Nikkita: We live in a really messed up society. It’s not equitable. It is still very racist. And white supremacy is very present – and classism, and sexism, and homophobia and transphobia. All of those things permeate the many institutions that we move through, and that has deeply shaped my life, my work trajectory, the things that I do. My dad was incarcerated multiple times. And you say that and people automatically think “What crime did that person commit?” Which is problematic in and of itself, right? But when I tell them he went to jail because he couldn’t pay the full amount of child support that he owed, they start to ask more questions. My dad rarely could pay the full $1700. And as a result, he was in a cycle of 30 days in jail, 30 days out of jail, and then he lost his job and he lost his car, and you can imagine how that spirals.

Sueann: I find it so interesting that we have a hard time with that knowledge of generational trauma, to see that in some of our elders, right? Because we are just so mad that they don’t see us for who we are, but it’s never even been an option for a whole group of people. So then the burden of this relationship moving forward seems to fall on the younger generation. I think it’s exhausting.

Nikkita: I think it’s exhausting on all sides. This last election, some of my own elders in my community chose to endorse my opponent. And I’m not gonna pretend that as a Black community member, watching Black elders endorse a white woman, who I actually don’t think has the best intentions for all communities in our city, didn’t hurt. At the same time, I can recognize that so many of the experience of our elders in the Black community has been “How do you get proximity to power?” I can imagine that for folks who have already been through so much turmoil in their lives, there are probably routes that are a lot easier.

Sueann: That’s really wise of you to recognize that, but, internally, how does that assist you with your activism or your thoughts and philosophies of moving forward?

Nikkita: It’s a constant reminder that no community is a monolith. Whether we’re talking about white communities or Black communities or the Asian diaspora or Native communities, there is disagreement around a lot of things – gender, age, class. Going back to Ericka Huggins, that conversation was very formative for me, because I asked her, “How do I interact with elders I disagree with?” And she said, “You know, I had elders I disagreed with. This is a tale as old as time and is not a new thing. But are you moving in a principled way? Are you moving transparently? Are you being accountable? Is it really coming from a place that is grounded in a bigger vision of community care and wellbeing? Then keep moving in that way. If you’re not causing harm and what is being built is actually transformative, that will come out in the long run.”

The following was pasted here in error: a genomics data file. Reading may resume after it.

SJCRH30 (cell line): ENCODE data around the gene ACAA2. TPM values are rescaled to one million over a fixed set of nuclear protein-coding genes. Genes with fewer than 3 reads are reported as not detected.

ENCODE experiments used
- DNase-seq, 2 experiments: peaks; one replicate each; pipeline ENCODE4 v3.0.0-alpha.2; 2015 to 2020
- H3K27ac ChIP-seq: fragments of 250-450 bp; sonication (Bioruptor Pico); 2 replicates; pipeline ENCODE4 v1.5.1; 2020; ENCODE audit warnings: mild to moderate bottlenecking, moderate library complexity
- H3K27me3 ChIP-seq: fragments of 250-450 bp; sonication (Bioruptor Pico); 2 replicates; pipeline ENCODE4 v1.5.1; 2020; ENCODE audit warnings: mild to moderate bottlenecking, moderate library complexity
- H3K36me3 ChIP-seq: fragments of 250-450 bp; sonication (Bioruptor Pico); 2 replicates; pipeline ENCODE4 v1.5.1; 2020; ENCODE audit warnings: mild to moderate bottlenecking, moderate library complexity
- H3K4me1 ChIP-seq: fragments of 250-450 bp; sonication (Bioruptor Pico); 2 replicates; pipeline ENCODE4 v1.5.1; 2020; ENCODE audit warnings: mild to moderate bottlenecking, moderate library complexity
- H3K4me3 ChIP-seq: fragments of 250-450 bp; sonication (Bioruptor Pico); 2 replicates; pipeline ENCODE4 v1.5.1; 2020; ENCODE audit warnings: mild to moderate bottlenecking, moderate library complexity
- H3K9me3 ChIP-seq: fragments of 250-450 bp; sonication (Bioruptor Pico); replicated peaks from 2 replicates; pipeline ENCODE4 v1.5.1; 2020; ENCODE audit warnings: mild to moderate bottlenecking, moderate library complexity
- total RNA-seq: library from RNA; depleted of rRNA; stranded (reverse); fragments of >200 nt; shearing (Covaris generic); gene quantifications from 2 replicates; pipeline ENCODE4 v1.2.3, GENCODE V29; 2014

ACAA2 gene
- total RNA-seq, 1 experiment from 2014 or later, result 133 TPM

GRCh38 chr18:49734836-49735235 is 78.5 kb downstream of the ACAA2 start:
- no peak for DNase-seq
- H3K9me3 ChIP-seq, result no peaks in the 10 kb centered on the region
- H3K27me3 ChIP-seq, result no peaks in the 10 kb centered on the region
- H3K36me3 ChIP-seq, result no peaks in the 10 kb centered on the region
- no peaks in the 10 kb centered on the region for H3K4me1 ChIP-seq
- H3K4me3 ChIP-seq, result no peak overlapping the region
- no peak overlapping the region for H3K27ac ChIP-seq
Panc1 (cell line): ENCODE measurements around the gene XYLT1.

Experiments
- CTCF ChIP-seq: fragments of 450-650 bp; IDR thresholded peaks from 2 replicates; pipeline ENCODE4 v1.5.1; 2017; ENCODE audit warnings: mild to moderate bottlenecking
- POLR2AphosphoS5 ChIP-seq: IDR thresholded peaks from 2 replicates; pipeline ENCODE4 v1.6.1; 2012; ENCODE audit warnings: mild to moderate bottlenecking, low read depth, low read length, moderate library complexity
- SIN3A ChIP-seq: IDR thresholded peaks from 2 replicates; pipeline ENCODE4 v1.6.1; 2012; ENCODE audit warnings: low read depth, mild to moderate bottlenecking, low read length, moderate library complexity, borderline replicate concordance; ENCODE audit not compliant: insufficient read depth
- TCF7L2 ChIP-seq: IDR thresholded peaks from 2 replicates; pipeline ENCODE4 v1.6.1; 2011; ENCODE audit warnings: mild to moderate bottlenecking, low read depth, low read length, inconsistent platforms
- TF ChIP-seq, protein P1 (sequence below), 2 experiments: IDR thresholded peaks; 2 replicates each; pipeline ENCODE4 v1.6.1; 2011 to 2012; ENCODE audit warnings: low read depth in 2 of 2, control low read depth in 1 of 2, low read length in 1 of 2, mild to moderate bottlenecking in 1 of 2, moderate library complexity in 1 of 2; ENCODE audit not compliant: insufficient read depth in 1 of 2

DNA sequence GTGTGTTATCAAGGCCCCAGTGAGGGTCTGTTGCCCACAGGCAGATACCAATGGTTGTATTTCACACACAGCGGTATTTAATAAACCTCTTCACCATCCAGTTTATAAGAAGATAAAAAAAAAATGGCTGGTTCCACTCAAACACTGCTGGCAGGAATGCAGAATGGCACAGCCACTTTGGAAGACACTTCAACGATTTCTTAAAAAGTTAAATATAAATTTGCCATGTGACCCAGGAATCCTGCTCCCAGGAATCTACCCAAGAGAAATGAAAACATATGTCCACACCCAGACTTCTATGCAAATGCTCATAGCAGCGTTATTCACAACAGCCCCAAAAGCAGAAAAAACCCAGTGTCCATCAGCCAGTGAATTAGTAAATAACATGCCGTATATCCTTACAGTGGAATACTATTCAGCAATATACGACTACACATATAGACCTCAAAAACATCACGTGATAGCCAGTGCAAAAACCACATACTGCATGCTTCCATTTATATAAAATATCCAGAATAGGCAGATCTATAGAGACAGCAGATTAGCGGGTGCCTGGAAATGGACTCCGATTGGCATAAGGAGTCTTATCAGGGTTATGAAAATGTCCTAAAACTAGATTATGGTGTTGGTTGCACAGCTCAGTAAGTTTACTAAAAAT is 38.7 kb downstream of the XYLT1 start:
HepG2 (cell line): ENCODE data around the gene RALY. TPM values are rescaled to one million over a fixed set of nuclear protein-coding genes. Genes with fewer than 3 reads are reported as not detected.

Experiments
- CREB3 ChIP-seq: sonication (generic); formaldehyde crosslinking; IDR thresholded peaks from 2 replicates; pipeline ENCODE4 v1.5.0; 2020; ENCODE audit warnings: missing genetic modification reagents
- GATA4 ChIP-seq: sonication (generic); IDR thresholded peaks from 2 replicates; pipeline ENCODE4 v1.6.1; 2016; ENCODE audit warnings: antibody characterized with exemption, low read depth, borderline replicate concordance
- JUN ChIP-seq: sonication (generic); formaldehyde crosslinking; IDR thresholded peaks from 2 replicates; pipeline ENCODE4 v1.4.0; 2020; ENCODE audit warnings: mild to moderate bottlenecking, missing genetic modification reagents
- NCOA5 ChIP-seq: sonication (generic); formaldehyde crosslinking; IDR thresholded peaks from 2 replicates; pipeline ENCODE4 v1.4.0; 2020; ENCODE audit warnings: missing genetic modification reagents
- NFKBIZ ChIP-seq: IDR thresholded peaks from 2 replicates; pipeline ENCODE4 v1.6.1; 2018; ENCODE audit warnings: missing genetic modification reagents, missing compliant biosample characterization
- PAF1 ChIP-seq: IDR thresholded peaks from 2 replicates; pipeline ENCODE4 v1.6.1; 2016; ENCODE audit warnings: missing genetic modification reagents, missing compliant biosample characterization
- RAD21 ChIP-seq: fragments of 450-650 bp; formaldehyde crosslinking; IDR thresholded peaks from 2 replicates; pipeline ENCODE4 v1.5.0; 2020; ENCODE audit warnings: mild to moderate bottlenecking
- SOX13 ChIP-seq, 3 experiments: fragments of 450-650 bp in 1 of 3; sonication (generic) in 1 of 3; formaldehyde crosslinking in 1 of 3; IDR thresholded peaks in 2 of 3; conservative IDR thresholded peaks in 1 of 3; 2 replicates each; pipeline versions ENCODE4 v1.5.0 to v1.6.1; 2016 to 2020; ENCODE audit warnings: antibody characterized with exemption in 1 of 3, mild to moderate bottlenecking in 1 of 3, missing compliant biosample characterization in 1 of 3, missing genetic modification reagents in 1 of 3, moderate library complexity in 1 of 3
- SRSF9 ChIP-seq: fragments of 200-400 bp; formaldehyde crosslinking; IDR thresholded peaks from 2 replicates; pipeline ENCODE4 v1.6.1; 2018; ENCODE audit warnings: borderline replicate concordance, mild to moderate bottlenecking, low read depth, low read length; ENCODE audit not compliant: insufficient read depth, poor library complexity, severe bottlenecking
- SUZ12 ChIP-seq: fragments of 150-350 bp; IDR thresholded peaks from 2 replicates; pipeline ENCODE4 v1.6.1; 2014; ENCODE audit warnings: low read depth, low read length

Discomfort As A Key To Growth:

Sueann asks a question to Nikkita, gesturing with her hand and a serious look on her face.

Sueann converses with Nikkita, gesturing with her hands as she talks.

Sueann: I almost wonder if it relates back to our desire to be comfortable and easy-thinking, right? Because it’s more comfortable just to avoid it than to actually step in and be vulnerable.

Nikkita: We have to all get comfortable being uncomfortable. We’re not going to get to a place of change or transformation if we only want to engage in things that make us comfortable. As a non-binary person, very little about, I don’t know, going to buy clothes feels comfortable. Who decided that because you have X genitals that you needed to do X thing or act X way? I spent a lot of my life very uncomfortable in my body and very uncomfortable with what I was told was the expectation for me as a “woman.” When I finally came to the understanding that is actually not who or what I am and chose to move honestly, I started to feel more free, but also other people felt more uncomfortable. So I just wanna invite folks: be comfortable being uncomfortable. Because people who move through the world without the privilege you have are uncomfortable, probably every minute of the day, but are actively choosing to be their liberated self. They make it possible for everyone else to live more honestly, even if that means we live more uncomfortably.

Sueann: There’s always that little moment, I feel, as we’re reeducating ourselves, to allow people to be who they are and human and identify with themselves, is the judgment. These interesting things we’ve created as symbolism for what you wear, right? That’s frustrating.

Nikkita: I actually think we need to stop trying to be able to look at people based on what they’re wearing or what we think they do and make determinations. No one wants to be prejudged, but we all complicitly participate in this whole judgment game. I think we do a disservice to each other when we do that. And because we seem to have this weird societal agreement about what these boxes are, people feel like they can’t break out of them. I really do believe artists, our trans community, folks who choose the pathway that actually feels best to them even if it’s maybe not the pathway their parents wanted for them, folks who break open boxes, really do set the stage for the rest of us to have opportunities to live in more liberated ways. I feel a certain sense of responsibility to keep pushing those boundaries. So that 10, 20, 30 years from now the generations that come, they can live in those more liberated spaces.

*Question and responses were edited for length and clarity.

Nikkita Oliver (left) and Sueann Ramella (right) stand with masks on and an arm around each other, in front of a bookcase in Washington Hall.
Nikkita and Sueann pose for the camera after the interview.